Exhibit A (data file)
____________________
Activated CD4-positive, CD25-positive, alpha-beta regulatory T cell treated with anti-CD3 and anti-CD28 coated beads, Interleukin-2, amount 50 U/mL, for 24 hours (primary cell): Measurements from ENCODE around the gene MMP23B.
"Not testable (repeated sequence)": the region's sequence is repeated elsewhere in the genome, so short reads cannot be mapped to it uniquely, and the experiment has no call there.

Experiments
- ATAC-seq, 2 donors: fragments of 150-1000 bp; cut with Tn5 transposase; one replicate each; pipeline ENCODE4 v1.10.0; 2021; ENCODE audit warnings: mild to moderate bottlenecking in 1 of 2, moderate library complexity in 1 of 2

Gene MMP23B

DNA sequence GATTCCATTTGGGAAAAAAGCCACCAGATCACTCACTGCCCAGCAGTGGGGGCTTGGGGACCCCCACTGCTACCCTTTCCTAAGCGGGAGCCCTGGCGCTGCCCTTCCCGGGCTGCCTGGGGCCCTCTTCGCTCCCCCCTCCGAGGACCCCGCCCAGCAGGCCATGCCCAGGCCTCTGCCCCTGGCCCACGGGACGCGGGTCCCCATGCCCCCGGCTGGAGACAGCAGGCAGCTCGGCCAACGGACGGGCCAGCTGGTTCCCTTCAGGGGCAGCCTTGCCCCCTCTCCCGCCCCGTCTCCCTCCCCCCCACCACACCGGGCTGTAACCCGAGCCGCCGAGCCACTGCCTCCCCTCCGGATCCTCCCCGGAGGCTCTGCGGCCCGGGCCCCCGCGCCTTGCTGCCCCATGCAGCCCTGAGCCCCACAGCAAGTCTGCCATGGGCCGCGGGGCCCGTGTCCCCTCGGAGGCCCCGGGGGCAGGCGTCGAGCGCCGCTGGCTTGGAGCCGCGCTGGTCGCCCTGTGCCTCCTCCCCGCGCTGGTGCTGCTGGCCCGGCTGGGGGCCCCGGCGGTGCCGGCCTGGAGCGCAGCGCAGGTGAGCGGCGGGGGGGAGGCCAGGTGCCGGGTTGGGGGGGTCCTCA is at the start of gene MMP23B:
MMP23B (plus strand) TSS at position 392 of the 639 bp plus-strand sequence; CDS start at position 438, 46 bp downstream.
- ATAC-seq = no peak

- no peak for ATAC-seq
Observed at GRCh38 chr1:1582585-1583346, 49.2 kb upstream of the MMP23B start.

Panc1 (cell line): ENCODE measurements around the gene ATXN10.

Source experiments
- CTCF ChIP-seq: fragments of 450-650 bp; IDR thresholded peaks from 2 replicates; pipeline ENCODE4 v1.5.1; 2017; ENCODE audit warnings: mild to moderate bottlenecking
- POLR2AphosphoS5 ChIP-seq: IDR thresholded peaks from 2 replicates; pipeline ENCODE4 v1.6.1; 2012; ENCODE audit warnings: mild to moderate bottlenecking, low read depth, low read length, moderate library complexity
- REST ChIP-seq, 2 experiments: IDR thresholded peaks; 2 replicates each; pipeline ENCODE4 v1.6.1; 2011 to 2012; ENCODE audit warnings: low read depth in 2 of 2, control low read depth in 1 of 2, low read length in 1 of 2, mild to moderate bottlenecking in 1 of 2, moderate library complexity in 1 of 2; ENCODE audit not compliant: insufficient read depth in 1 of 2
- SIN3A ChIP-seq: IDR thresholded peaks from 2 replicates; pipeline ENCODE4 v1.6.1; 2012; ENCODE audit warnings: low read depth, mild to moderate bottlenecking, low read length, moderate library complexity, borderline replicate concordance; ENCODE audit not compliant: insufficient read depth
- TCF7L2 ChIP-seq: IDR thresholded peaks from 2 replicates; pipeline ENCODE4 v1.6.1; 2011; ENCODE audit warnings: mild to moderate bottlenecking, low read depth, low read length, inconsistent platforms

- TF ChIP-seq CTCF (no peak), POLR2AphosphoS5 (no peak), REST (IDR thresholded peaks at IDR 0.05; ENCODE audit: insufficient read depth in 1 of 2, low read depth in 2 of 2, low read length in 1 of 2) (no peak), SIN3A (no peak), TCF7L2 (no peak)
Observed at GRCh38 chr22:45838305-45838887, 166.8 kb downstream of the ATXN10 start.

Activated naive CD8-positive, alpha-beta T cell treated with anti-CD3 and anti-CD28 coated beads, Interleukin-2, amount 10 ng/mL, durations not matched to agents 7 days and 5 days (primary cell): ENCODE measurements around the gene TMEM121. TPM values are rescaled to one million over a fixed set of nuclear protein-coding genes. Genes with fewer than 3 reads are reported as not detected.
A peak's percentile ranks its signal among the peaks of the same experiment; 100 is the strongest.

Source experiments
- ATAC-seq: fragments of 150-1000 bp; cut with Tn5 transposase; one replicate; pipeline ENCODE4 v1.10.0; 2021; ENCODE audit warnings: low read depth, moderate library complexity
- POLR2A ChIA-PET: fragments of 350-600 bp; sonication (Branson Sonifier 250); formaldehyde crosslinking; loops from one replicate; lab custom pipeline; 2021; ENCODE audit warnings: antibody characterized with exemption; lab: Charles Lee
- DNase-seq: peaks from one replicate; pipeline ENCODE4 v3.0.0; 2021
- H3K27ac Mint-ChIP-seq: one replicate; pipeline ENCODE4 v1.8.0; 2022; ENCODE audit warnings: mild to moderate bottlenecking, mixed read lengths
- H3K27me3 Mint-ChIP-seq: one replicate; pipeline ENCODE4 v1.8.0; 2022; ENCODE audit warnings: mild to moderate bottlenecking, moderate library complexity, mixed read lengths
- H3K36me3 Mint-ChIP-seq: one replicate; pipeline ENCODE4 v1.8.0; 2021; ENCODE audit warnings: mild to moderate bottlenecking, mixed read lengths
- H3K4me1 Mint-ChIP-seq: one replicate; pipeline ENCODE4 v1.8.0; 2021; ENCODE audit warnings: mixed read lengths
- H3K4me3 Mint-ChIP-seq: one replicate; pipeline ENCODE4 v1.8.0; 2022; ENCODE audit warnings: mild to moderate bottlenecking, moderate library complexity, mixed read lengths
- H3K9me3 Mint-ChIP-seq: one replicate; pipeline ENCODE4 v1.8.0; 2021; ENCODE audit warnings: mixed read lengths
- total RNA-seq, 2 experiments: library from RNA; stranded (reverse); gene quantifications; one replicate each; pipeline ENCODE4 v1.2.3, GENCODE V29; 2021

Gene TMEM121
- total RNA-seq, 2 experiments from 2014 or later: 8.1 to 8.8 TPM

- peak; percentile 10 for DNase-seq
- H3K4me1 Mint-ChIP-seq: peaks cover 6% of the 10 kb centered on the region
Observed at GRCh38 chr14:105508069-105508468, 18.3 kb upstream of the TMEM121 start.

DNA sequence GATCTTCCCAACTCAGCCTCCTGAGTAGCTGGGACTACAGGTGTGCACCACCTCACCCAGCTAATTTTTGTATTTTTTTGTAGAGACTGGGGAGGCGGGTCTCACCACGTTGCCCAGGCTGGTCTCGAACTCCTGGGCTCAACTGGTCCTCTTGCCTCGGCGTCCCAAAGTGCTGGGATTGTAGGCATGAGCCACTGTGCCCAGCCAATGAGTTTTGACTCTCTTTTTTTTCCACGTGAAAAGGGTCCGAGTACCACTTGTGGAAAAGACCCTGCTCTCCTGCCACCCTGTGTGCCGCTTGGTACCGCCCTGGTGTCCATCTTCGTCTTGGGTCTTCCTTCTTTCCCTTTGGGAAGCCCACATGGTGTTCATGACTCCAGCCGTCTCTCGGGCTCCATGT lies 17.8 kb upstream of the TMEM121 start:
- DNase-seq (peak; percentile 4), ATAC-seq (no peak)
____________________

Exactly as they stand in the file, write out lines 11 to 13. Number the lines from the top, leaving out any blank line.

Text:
Panc1 (cell line): ENCODE measurements around the gene ATXN10.

Source experiments
- CTCF ChIP-seq: fragments of 450-650 bp; IDR thresholded peaks from 2 replicates; pipeline ENCODE4 v1.5.1; 2017; ENCODE audit warnings: mild to moderate bottlenecking